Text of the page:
Understanding basic economics is crucial for all libertarians. No other field offers as clear and irrefutable a case for liberty. Indeed, statism draws much of its support from the public’s flawed understanding of economics. Even libertarians are occasionally led astray by flawed economic reasoning. A friend recently brought a book designed to combat such flaws to my attention: Geoffrey E. Wood’s Fifty Economic Fallacies Exposed.
Over at Forbes.com, Reihan Salam had something rather unexpected but very welcome to say about the CEO of a major corporation:
That the success of the Kindle is good news for Amazon should go without saying. But it represents a remarkable environmental advance as well. The publishing industry in the U.S. felled roughly 125 million trees and generated vast amounts of wastewater. And, of course, physical books have to be transported by trucks, which generate carbon emissions, exacerbate congestion, increase traffic fatalities and cause wear-and-tear on already overburdened roads. One assumes that Bezos didn’t have the environment foremost in mind when he pushed the Kindle concept forward, yet he’s arguably done more to fight climate change by threatening hardcovers and paperbacks with extinction than any number of environmental activists.
Salam goes on to argue that Amazon will ‘win the internet’ through the Kindle and its rapidly growing ebook sales. I don’t know about that. What does it mean to ‘win the internet’? He only considers Facebook as a rival. What about Google? Android and ChromeOS are poised to dominate the mobile phone and tablet pc markets, putting Google into direct competition with the Kindle. Then there’s Google Search, Books, Voice, Gmail, Docs, Maps, Chrome browser, TV, and so on and so forth.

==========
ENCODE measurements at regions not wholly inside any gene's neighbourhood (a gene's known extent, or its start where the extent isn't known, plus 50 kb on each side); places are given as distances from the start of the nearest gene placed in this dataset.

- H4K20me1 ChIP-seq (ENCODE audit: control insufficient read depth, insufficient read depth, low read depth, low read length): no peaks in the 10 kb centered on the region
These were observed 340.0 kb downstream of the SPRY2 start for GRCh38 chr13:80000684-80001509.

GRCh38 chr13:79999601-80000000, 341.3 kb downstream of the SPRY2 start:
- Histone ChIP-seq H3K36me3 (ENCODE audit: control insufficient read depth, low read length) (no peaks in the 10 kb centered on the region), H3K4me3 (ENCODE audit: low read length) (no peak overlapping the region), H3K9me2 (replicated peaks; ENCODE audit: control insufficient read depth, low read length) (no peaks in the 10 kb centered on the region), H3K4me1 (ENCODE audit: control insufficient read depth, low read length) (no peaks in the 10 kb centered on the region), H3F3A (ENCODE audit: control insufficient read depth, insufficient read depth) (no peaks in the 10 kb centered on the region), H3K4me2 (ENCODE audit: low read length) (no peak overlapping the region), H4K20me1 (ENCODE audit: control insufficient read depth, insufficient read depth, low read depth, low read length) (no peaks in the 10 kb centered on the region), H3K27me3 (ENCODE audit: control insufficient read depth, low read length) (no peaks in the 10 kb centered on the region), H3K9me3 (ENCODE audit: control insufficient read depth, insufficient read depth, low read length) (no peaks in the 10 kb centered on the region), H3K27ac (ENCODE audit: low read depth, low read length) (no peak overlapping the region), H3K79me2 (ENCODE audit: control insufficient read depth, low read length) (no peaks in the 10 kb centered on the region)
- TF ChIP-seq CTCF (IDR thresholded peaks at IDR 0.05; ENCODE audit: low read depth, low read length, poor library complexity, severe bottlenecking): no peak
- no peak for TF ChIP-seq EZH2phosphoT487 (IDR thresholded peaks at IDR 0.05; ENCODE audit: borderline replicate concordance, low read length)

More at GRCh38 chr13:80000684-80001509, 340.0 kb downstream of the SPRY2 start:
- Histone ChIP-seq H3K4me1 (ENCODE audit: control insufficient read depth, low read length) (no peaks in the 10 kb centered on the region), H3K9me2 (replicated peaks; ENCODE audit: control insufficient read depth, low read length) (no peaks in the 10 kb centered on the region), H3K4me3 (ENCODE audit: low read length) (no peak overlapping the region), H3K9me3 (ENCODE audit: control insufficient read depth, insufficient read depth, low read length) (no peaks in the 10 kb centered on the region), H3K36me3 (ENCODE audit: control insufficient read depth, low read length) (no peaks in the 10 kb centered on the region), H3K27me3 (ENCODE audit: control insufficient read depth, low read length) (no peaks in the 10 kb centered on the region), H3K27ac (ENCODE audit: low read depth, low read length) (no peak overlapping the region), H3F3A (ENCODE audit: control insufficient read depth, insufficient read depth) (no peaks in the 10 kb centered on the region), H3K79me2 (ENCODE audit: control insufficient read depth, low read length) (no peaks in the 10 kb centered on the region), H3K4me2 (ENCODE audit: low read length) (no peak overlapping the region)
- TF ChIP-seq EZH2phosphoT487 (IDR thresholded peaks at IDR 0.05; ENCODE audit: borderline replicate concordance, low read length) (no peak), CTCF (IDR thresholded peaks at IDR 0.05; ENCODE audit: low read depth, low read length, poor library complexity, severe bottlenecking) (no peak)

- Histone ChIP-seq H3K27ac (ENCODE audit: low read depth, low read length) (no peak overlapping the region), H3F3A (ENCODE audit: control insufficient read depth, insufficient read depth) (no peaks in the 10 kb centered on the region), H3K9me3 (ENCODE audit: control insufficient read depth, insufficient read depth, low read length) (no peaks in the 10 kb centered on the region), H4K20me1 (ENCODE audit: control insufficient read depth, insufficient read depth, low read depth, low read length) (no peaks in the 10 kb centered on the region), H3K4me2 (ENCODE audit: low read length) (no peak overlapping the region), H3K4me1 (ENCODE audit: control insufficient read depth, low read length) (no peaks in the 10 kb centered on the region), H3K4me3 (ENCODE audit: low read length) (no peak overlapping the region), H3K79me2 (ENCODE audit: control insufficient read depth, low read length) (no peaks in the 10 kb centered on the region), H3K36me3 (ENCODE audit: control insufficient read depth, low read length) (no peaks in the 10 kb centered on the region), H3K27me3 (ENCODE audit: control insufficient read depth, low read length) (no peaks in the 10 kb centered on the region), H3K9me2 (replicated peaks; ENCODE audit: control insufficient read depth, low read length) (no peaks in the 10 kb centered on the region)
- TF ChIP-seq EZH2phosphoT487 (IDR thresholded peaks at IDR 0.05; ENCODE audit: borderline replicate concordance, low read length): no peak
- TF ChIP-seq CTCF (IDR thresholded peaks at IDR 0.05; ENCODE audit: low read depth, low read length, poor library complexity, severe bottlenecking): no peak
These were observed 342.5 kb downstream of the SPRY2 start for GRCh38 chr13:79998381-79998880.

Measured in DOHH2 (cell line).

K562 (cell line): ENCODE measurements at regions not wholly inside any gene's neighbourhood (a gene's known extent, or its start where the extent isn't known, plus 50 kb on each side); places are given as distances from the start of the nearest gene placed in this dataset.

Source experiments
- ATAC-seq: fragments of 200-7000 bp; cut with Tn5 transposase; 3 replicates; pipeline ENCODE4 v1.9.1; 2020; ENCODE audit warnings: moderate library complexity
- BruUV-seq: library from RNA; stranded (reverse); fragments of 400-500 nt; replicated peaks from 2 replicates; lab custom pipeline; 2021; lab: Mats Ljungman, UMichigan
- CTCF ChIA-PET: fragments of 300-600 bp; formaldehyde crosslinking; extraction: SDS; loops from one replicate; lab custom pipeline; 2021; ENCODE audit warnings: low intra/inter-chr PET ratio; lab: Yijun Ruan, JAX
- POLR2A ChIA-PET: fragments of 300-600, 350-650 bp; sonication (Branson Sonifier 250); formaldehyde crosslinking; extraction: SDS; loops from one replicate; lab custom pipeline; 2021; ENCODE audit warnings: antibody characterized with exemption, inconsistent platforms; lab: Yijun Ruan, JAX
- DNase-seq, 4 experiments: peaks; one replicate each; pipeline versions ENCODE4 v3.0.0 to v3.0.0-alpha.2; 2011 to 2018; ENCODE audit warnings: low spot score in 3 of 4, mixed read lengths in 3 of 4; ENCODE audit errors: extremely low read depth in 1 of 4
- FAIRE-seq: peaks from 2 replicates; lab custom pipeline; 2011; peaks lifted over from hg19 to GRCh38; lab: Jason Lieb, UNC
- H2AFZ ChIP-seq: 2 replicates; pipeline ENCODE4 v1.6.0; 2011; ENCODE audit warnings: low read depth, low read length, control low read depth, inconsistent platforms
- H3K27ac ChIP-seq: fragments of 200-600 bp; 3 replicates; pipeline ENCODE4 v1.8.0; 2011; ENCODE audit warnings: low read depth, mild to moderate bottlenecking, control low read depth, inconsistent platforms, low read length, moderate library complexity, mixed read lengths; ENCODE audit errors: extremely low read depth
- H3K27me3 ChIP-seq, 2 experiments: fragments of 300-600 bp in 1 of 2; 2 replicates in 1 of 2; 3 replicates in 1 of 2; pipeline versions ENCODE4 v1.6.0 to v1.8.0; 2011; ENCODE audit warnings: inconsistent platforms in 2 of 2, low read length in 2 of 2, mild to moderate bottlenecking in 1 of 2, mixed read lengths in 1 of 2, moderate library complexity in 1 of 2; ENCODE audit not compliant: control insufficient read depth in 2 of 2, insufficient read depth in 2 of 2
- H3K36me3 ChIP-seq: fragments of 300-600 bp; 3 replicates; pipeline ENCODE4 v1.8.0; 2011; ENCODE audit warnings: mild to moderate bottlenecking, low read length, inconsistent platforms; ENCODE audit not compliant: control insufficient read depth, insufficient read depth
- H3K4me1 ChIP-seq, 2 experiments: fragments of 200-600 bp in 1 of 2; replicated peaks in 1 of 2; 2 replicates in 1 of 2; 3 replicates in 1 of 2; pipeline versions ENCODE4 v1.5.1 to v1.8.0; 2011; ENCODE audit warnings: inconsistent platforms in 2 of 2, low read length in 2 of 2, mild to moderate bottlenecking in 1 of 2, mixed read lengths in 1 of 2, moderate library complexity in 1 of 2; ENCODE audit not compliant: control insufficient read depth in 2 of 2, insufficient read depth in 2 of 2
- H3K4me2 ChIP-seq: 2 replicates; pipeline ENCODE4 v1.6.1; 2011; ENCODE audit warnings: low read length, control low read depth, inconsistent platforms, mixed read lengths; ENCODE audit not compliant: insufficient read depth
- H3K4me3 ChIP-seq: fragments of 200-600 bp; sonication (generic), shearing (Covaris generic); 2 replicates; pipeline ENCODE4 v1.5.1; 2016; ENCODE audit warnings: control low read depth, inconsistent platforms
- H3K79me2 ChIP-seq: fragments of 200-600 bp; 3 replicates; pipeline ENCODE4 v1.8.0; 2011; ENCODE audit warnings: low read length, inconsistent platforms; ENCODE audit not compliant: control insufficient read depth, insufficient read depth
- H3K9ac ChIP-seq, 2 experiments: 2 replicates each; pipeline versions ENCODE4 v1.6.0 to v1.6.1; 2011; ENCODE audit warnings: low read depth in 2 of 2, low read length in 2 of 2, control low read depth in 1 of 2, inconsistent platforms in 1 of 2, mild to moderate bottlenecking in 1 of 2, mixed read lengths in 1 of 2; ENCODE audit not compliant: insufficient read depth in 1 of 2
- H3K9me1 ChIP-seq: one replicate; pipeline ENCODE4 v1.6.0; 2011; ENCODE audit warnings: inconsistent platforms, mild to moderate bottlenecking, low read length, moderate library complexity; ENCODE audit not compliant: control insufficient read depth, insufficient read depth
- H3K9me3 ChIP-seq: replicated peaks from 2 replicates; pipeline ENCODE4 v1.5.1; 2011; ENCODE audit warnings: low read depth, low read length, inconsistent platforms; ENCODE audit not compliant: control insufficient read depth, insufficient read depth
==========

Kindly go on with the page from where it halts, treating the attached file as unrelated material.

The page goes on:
But bravo to Salam for daring to recognize in public the (probably unintended) positive environmental externalities of business decisions and technological innovation driven by profit-seeking amidst market competition — indeed, for daring to rank them on par with or above that of ‘altruistic’ environmental activists.
Cross-posted at Is-Ought GAP.
I’ll admit: for the last 3 years or so I’ve become an Apple fanboi. My first computer in 1984 was an Apple II+ clone–a Franklin Ace (unfortunately, Apple was able to use copyright law to get this competition squashed). But after that I was in the PC world, for almost 20 years. Until about 3 years ago. I was tempted to get a MacBook but was leery of the change. Finally my wife got a Macbook and one thing led to another–I now live a blessedly PC free world except for the one remaining PC I still have to use at work–and I have plans for that one too. Now I have iPods, iPhones, iMac, MacBooks. I guess I’m a fanboi except I don’t pretend that Macs don’t crash–all my computers crash. They are all too complex not to. People who say their computers don’t crash are either lying or don’t really use them. (Linux-fans–please don’t pester me. I’m glad the market has diversity and tinkerers like you have something you can tinker with. I have two degrees in electrical and computer engineering but I just want a computer that works–a nice tool I can use. I also prefer automatic transmission cars even though I know how to use a stick shift.)
So naturally I could not resist getting an iPad. I had ordered the 3G version which does not arrive till later this month. But finally the temptation to get one won out so I persuaded my wife to let me get a wifi version for her and my son. After all, I told her–we all read books. One won’t be enough! On the other hand, we won’t need two 3G models! Whoever is traveling for work can take the 3G one, I said. So, I nabbed one Monday morning at a local Apple store. [Keep reading…]